NMDOH confirms two human Tularemia cases

New Mexico
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390650 04: A Close Up Of An Adult Female, An Adult Male, Nymph And Larva Tick Is Shown June 15, 2001 Next To A Paper Clip. Ticks Cause An Acute Inflammatory Disease Characterized By Skin Changes, Joint Inflammation, And Flu-Like Symptoms Called Lyme Disease. (Photo By Getty Images)

 Health officials have confirmed two human cases of Tularemia in Santa Fe County.

According to the New Mexico Department of Health, a 57-year-old man and 72-year-old woman were diagnosed with the disease.

Tularemia is a rare infection that spreads through insect bites, with deer flies and ticks. The disease can also be spread by handling infected animal tissues while hunting, trapping and skinning of rabbits or other rodents or during the clean-up of rodent carcasses.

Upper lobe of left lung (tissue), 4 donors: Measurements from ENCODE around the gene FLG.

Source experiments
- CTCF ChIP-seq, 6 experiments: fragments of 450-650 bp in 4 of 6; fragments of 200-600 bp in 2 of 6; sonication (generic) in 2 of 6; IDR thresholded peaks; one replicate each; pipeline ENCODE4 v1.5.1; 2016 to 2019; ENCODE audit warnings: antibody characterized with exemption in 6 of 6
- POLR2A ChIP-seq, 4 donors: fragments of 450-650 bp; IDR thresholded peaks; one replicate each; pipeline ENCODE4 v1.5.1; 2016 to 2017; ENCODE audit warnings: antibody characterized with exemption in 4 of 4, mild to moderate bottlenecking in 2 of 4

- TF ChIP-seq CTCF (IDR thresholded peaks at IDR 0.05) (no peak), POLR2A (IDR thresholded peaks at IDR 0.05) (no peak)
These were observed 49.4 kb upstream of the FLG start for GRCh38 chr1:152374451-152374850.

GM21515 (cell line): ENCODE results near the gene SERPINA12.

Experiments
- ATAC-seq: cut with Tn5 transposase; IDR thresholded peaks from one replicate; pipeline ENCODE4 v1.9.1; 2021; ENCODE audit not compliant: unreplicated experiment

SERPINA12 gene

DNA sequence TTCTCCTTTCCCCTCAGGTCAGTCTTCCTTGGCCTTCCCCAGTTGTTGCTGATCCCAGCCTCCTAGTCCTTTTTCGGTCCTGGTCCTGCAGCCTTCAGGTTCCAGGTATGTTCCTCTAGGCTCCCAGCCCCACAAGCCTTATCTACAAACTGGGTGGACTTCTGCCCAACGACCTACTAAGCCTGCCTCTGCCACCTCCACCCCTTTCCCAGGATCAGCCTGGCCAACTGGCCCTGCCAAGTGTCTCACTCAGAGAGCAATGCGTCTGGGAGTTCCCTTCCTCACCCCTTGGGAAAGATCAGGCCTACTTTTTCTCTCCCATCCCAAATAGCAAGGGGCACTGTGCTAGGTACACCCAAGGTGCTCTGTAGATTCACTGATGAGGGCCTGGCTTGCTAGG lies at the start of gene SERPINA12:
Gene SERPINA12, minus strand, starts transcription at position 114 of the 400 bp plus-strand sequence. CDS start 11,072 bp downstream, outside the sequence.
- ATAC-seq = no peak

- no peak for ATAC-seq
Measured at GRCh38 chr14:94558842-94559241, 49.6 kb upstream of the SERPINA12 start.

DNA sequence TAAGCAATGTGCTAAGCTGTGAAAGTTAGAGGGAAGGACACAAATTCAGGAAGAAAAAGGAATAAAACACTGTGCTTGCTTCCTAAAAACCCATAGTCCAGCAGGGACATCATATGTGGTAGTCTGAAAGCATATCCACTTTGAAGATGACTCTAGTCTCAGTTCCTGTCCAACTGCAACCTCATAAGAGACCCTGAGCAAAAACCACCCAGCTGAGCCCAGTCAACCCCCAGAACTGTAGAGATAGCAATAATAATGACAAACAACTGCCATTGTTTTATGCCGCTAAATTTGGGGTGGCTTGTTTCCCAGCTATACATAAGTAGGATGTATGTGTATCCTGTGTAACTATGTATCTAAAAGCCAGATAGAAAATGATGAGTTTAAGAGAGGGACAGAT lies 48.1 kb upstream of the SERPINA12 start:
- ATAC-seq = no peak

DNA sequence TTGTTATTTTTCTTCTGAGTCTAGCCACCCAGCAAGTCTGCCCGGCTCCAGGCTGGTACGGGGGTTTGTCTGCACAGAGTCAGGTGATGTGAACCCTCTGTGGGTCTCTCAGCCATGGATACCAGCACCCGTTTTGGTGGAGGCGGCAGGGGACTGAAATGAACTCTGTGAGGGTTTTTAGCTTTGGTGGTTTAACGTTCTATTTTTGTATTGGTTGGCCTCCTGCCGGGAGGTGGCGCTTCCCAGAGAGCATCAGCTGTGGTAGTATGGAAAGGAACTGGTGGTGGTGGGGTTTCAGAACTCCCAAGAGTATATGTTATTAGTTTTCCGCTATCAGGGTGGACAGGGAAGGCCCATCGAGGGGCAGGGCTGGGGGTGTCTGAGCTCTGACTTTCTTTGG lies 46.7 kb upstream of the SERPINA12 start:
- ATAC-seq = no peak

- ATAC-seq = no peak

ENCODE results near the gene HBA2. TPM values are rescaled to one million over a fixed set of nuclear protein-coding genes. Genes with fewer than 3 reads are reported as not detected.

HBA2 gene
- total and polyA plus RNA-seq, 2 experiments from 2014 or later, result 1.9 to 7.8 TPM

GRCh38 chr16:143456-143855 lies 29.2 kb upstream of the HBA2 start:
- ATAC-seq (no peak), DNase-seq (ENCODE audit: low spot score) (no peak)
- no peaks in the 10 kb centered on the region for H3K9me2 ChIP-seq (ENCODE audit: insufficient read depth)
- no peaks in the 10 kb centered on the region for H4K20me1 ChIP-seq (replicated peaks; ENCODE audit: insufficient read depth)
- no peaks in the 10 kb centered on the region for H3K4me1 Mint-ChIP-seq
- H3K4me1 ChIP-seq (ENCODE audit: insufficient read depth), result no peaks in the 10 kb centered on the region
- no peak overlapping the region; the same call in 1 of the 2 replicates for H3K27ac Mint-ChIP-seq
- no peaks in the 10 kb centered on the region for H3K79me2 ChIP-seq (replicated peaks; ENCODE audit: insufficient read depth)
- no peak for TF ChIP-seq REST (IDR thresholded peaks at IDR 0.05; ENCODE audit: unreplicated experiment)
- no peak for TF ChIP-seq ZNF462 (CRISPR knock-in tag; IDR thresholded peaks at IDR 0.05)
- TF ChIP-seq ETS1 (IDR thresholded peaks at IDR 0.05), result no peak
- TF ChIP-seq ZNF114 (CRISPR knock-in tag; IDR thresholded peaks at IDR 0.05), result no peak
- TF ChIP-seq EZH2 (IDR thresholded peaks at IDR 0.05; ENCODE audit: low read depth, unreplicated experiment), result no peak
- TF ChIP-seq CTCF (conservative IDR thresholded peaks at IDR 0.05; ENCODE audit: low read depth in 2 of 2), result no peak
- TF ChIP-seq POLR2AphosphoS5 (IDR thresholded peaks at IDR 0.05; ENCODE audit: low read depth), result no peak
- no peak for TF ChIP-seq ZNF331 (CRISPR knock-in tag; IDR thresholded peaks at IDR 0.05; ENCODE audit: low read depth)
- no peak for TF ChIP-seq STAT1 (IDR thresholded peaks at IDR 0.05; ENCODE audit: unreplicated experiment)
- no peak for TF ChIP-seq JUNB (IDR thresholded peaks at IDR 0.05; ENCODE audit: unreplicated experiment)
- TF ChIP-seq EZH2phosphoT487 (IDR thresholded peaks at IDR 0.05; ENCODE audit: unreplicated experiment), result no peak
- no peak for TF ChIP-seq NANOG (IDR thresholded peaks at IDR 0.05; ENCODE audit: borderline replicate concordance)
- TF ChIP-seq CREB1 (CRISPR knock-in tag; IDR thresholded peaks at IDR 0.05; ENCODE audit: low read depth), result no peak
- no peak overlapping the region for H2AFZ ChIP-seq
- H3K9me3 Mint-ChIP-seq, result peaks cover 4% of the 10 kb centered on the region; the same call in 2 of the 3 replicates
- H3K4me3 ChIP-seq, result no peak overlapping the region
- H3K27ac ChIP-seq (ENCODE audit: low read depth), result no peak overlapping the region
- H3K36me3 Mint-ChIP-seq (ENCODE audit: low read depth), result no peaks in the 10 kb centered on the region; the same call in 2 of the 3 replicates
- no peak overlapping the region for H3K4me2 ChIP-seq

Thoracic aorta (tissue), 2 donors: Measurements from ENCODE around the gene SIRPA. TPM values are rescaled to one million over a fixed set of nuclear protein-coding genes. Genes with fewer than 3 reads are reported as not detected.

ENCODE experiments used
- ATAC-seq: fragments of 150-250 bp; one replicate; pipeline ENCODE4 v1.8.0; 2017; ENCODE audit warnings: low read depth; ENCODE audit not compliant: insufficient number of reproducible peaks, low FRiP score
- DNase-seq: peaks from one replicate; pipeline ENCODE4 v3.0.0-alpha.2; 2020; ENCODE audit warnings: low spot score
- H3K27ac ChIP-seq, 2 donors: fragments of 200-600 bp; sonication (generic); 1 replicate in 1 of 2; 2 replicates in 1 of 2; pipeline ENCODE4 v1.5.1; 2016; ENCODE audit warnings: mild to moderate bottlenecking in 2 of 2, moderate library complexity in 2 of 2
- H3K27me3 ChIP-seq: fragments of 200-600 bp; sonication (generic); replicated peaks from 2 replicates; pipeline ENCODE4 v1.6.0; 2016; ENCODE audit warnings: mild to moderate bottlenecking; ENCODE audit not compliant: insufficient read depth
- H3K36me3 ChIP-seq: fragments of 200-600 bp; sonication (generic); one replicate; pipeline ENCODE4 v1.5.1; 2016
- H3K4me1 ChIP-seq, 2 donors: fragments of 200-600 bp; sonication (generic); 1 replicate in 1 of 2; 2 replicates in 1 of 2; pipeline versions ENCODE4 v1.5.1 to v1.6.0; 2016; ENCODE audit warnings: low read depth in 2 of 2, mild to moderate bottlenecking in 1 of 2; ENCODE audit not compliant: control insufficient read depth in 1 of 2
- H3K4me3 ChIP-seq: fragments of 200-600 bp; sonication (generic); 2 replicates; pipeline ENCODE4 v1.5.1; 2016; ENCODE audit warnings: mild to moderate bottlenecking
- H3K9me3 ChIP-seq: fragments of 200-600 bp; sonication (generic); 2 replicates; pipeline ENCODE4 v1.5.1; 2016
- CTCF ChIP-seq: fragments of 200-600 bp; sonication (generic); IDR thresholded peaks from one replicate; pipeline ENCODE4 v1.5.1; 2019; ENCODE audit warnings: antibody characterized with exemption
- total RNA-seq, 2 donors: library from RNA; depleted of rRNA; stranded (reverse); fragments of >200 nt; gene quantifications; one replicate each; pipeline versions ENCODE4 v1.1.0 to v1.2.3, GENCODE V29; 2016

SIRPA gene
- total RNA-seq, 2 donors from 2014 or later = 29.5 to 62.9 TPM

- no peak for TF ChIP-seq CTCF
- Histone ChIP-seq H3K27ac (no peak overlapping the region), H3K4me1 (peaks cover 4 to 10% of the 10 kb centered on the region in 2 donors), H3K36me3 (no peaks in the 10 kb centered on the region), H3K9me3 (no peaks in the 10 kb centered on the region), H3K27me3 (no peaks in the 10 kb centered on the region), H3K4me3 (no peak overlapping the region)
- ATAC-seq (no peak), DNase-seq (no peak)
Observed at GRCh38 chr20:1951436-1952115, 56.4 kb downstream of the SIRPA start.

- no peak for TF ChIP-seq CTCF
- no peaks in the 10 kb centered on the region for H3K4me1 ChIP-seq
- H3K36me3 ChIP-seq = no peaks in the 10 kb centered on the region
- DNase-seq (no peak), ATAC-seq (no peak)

In 2018 there was one human Tularemia case and seven animal Tularemia cases. In 2017 there were five human tularemia cases and 39 animal cases.

To Avoid Exposure to Tularemia

  • Wear an insect repellent effective against ticks, fleas, biting flies and mosquitoes when hiking, camping or working outdoors including gardening and landscaping. Effective repellants include: DEET, picaridin, oil of lemon eucalyptus, or IR3535.
  • Ensure your pet has a year-round tick and flea product. Consult with your veterinarian about the product that is best-suited for your pet.
  • Prevent pets from hunting or eating wild animals. Contact a veterinarian if your pet becomes ill with a high fever and/or swollen lymph nodes.
  • Wear gloves while gardening or landscaping and wash your hands after these activities.
  • Avoid mowing over dead animals, such as when cutting the grass, as this can potentially aerosolize the bacteria.
  • Dispose of animal carcasses by using a long-handled shovel and either bury them 2-3 feet deep (if allowed) or double bag them in garbage bags and throw them in the trash.

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